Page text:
01/29/2023 | Press release | Distributed by Public on 01/29/2023 12:32
The following editorial by Senator Doug Steinhardt (R-23) on his legislation to ban foreign ownership of New Jersey farmland amid rising threats from China was published by NJ.com on January 29, 2023:
It may be China's intent to dominate the world and impose its will on other nations, but that doesn't mean we have to help them do it. Here in New Jersey, we should learn from what's happening in other states and stop the Chinese Communist Party (CCP) from establishing strategic control over sprawling tracts of our farmland.
This editorial by Sen. Doug Steinhardt on his legislation to ban foreign ownership of New Jersey farms amid rising threats from China was published by NJ.com on January 29, 2023. (SenateNJ.com)
That's why I've introduced a bill in the state legislature, S-3534, that would prohibit foreign ownership of New Jersey agricultural lands. When you recognize that food security is national security, it quickly becomes clear that we must protect our farms from falling under the control of foreign governments - especially ones that are hostile to our own national interests.
The Chinese have stated their goal of owning a wide variety of tangible assets worldwide, including agricultural land. And a look at the numbers indicates that they are making progress at America's expense.
As the Wall Street Journal reported last year, the U.S. Department of Agriculture (USDA) estimated that in 2010, Chinese interests owned $81 million worth of farmland in the United States. That figure multiplied more than 22 times - to $1.8 billion - by 2020, a time frame of only 10 years. The USDA admits that these figures may not capture every land transaction, so there is little doubt that the totals are even higher now.
And in addition to land, the Chinse are also going after other agricultural properties.
WH Group, a massive meat and food processing company, is headquartered in Hong Kong and is closely aligned with the Chinese government. In 2013, the Bank of China, which is controlled by the CCP, loaned the firm $4 billion to buy Smithfield Foods, the world's largest pork producer located in southeastern Virginia.
So today, if you sink your teeth into any Smithfield product, including a Nathan's hot dog or deli meat from Armour, you're biting into food supplied by the Chinese. And most Americans don't even know it's happening.
Naturally, the problem has been noticed at the federal level, particularly after a Chinese business interest bought a parcel of land very close to a U.S. military base in North Dakota. The Fufeng Group snapped up 300 acres of land near Grand Forks Air Force Base, which prompted a letter of alarm from over 50 members of Congress to several Biden Cabinet officials in September of last year.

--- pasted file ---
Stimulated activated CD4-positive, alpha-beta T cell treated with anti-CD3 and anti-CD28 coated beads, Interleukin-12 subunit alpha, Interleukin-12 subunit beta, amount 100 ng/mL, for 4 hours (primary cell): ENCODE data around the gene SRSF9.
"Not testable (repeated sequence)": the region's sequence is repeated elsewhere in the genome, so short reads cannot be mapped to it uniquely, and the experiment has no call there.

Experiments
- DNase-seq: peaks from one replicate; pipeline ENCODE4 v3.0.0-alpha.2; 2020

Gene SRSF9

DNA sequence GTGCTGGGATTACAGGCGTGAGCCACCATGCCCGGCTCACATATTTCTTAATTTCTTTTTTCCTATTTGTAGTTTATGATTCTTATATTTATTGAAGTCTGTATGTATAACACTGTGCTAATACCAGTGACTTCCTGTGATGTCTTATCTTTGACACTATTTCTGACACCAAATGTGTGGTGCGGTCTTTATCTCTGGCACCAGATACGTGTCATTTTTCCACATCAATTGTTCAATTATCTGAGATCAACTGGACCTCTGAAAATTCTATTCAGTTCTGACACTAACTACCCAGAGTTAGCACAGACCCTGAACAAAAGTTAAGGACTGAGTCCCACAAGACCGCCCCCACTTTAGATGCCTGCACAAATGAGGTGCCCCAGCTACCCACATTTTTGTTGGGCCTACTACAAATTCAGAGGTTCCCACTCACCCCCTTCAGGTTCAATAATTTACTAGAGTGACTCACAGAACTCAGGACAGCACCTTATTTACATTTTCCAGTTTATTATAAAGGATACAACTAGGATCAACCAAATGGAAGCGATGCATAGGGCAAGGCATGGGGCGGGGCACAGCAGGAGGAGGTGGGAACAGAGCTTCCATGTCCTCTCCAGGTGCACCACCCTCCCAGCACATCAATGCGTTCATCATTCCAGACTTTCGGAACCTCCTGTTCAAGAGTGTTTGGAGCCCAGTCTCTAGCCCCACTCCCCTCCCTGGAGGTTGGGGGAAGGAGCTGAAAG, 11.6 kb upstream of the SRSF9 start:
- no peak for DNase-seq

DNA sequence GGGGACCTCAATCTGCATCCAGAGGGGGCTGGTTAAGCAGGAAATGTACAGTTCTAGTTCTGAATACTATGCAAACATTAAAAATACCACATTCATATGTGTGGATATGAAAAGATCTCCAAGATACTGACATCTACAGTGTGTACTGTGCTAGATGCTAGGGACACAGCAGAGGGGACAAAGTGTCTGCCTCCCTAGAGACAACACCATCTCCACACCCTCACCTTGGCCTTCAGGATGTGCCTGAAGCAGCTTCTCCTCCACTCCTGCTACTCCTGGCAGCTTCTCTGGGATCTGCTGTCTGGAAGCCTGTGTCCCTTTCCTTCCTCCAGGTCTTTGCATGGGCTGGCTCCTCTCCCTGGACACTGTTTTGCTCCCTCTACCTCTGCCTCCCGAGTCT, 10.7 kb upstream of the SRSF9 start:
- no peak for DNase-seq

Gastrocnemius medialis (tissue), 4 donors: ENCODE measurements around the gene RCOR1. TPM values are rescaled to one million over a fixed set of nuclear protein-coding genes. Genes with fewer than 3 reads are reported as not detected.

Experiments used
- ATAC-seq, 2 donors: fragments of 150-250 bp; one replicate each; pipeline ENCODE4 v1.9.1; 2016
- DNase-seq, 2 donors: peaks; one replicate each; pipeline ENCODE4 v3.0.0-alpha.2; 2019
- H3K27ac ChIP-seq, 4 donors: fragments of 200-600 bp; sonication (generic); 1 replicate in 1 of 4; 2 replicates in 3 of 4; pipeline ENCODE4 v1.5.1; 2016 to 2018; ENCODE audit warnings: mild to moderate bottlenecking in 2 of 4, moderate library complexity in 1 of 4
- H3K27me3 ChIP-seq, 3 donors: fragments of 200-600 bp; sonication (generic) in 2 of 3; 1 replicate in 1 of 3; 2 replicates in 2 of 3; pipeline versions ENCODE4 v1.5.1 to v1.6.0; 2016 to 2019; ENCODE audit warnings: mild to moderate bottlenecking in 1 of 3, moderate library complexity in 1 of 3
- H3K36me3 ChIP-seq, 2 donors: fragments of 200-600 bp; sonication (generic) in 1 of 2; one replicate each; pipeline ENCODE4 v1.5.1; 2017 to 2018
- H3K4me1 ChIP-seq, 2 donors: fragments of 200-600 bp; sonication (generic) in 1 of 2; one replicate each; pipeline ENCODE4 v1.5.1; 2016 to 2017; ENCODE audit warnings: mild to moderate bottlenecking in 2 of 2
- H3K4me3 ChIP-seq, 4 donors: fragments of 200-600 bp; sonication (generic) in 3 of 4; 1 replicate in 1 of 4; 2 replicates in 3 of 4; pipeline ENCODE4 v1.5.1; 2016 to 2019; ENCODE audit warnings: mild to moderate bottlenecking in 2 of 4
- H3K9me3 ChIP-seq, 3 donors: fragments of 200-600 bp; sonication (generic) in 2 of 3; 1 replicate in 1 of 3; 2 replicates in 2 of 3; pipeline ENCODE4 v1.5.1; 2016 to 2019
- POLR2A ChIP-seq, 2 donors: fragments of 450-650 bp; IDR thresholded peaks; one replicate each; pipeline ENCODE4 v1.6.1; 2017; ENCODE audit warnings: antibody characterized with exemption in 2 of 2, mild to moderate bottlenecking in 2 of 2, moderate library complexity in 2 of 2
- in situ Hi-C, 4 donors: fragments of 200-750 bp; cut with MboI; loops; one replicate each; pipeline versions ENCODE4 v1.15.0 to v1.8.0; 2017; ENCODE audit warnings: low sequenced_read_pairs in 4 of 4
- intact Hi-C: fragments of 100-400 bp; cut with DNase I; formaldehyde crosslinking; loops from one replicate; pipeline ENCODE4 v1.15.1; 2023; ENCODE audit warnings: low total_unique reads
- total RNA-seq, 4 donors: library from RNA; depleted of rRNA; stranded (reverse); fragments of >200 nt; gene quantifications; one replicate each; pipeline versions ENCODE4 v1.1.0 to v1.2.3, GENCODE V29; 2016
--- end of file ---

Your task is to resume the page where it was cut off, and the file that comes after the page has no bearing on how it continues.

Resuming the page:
"Acquisitions of this magnitude pose a threat not only to our national security but also to our food security," the lawmakers wrote. "According to the [USDA,] at the beginning of 2021, foreign investors held a stake in approximately 37.6 million acres of U.S. agricultural land."
A similar situation arose in Texas in 2020, when a Chinese billionaire bought $110 million worth of land to build a wind turbine farm. It doesn't take much examination to conclude that it's a bad idea to provide access to the electrical grid to foreign interests, never mind the fact that the tract of land is close to another U.S. Air Force base.
The problem will continue to get worse until states begin to monitor who is buying our farmland and take steps to prevent foreign purchases.
I'm concerned enough about China's efforts to financially invade this country that I'm also writing additional legislation to require the State Investment Council (SIC) to perform an expedited review of its investments in Chinese companies.
This will be important because the SIC manages the investment of $95 billion in assets for the public employee pension funds of hundreds of thousands of active and retired state and local government workers.
There are some who dismiss concerns about Chinese encroachment into our agricultural space, describing it as paranoid and xenophobic. But it's important to note that our federal government already has taken action against other non-agricultural Chinese companies as threats to national security.
Last November, the Federal Communications Commission banned the use of communications equipment from five Chinese technology firms, including Huawei, over concerns China could gain backdoor access to surveil and control our nation's telecommunications networks.
Additionally, there are mounting concerns about the security implications of the Chinese-owned social media application TikTok, which can influence tens of millions of Americans and allow access to their phones and electronic devices.
I was elected to the New Jersey Senate to look out for the interests of the people of the 23rd District. Stopping the Chinese Communists from controlling our food supply fits right into that job description, and I pledge to see this fight to the end.